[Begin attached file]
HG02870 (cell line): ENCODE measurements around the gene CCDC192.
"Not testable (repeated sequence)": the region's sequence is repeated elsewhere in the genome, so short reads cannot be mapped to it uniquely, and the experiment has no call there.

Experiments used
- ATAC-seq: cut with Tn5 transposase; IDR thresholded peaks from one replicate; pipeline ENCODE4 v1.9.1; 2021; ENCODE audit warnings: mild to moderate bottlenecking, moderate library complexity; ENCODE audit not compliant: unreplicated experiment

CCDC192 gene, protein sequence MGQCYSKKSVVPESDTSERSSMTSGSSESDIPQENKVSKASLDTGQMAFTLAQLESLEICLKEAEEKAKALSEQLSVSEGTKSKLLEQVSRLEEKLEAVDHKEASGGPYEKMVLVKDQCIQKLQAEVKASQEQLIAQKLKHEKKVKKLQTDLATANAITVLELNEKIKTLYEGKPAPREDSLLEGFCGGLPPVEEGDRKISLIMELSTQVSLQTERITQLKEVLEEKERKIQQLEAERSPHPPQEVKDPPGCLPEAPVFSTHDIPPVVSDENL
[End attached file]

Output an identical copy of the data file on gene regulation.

HG02870 (cell line): ENCODE measurements around the gene CCDC192.
"Not testable (repeated sequence)": the region's sequence is repeated elsewhere in the genome, so short reads cannot be mapped to it uniquely, and the experiment has no call there.

Experiments used
- ATAC-seq: cut with Tn5 transposase; IDR thresholded peaks from one replicate; pipeline ENCODE4 v1.9.1; 2021; ENCODE audit warnings: mild to moderate bottlenecking, moderate library complexity; ENCODE audit not compliant: unreplicated experiment

CCDC192 gene, protein sequence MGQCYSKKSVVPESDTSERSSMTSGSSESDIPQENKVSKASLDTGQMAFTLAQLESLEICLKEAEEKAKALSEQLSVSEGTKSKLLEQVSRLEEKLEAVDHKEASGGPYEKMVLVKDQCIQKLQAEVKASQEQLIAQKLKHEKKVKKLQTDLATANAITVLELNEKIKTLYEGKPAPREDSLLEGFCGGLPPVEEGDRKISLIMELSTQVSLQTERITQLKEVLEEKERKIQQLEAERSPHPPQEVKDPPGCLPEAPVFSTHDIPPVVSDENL